It is commonly known that if you give away assets in your lifetime, you must survive 7 years before the gift falls outside your estate and would qualify for inheritance tax exemption. A less well-known relief allows you to make regular gifts, provided it is out of your surplus income, which would not fall within the 7-year survivorship rule.
Conditions for Inheritance Tax Exemption
Some conditions must be met in order for the exemption from inheritance tax to apply, these include:
- The sums gifted must be made out of surplus income and therefore the person making the gift must still have enough income to maintain their standard of living
- The sums must be part of the normal expenditure of the person making the gift, so there must be the intention of making a pattern of gifting
Therefore, in order to qualify, the person making the gifts must have enough income sources, which would include pensions, interest and dividends, rental income and other earnings. However, care needs to be taken when reviewing the sources available as some receipts may be deemed to capital and not income, which would mean that they would not qualify. For example, 5% withdrawals from life assurance bonds.
You may find that in one year you do not have enough income to cover your outgoings; for example if your income fluctuates, you have larger expenditures in any one year or perhaps you need to pay for care as you get older. HMRC may still allow gifts to qualify taking one year with the next, if your outgoings and income vary.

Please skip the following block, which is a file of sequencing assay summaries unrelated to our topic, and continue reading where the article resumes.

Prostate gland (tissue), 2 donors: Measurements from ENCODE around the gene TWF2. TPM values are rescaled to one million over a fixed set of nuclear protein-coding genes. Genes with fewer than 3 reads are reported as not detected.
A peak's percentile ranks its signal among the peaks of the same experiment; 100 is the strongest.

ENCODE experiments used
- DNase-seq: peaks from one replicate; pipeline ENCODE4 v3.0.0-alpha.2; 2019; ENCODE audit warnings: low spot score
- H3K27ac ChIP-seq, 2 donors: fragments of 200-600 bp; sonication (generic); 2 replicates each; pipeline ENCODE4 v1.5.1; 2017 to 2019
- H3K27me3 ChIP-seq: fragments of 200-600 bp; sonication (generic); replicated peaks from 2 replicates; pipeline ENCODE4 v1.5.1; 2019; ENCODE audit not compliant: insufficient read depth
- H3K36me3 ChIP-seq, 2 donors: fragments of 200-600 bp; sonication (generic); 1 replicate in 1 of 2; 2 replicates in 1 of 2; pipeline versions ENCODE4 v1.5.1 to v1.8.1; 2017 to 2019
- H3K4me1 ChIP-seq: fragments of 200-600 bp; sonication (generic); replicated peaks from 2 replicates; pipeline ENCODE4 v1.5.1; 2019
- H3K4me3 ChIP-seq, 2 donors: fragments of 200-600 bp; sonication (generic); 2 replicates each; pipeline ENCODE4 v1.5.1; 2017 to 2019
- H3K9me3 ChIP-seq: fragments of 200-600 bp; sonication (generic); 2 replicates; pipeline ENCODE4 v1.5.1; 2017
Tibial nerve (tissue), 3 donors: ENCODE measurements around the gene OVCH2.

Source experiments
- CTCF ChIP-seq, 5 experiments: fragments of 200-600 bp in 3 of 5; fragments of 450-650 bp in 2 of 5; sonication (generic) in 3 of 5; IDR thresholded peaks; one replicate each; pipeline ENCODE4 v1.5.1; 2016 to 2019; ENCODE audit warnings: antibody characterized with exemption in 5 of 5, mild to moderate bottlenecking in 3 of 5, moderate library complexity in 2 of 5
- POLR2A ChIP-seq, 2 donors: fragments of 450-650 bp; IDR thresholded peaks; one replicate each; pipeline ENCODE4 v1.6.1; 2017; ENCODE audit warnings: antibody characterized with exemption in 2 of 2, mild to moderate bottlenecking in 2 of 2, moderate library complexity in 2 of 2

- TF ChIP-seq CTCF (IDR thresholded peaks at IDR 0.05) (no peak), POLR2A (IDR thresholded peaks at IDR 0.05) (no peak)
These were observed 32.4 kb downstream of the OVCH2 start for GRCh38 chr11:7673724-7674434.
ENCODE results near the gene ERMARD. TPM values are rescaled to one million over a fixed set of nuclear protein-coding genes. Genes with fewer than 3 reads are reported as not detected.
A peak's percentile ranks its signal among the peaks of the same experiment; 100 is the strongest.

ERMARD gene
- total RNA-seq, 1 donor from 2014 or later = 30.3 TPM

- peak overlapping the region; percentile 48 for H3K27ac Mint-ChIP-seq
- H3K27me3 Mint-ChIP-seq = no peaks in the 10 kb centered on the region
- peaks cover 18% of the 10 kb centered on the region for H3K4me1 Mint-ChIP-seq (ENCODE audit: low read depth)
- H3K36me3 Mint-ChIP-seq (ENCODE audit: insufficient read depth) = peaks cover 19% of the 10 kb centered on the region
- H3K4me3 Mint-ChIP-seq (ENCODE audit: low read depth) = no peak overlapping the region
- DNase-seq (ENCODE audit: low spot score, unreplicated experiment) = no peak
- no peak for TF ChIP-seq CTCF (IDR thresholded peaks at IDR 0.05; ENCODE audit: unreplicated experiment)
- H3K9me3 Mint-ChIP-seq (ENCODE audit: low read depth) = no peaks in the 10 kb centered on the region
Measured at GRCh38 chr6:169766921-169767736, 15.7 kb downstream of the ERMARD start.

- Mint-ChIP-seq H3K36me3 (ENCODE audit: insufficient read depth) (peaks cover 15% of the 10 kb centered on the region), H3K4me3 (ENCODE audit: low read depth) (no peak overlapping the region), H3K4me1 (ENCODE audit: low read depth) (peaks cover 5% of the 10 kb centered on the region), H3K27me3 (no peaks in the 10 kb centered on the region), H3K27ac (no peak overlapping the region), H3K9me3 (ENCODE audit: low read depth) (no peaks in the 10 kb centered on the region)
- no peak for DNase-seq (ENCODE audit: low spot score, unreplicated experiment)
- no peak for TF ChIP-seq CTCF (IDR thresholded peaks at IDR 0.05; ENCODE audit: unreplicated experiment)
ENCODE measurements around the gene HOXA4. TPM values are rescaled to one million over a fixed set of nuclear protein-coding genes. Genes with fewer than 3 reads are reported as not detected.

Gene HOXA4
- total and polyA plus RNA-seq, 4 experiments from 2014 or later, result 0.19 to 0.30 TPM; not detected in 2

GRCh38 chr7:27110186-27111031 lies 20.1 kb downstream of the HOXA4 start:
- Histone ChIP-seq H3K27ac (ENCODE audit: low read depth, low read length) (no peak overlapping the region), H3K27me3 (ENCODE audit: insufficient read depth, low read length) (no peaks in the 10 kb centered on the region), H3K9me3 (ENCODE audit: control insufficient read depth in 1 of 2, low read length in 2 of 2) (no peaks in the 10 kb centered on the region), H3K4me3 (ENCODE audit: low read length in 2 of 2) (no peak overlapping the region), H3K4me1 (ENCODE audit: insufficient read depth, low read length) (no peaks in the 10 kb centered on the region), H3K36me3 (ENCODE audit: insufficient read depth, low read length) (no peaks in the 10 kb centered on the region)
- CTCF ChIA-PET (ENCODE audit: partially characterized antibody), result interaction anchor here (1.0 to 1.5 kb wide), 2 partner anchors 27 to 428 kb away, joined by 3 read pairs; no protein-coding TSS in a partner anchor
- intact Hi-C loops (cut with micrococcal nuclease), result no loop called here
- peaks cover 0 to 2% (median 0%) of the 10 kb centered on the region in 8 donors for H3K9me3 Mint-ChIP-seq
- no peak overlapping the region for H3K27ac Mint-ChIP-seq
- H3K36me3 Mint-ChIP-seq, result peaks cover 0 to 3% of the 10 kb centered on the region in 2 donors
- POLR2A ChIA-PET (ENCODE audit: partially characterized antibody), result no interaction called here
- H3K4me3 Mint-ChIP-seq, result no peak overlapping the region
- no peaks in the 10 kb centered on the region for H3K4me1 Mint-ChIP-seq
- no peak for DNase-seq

The gifts must be regular in nature and a single gift would not qualify unless it is part of an intended pattern of gifting. You may, therefore, want to leave a letter with your Will to confirm that it is your intention to make such gifts.
Claiming Inheritance Tax Relief
When it comes to making a claim, your executors will need to provide evidence to HMRC of your income and outgoings. Therefore, taking steps now to document your intentions and the sources of the payments will make it easier for them to make the claim successfully. It can be very time consuming and challenging for executors to gather this information if you do not keep records of your income, your outgoings and details of the gifts you have made.
We suggest to our clients that they should review this on an annual basis and keep a record of outgoings for the year. Without this, executors will find that they need to trawl through your bank statements, review your income sources and put together a statement for HMRC which may not accurately reflect your intentions. The more details you can leave will increase the chances that HMRC will agree to the claim and enable you to pass more onto your beneficiaries.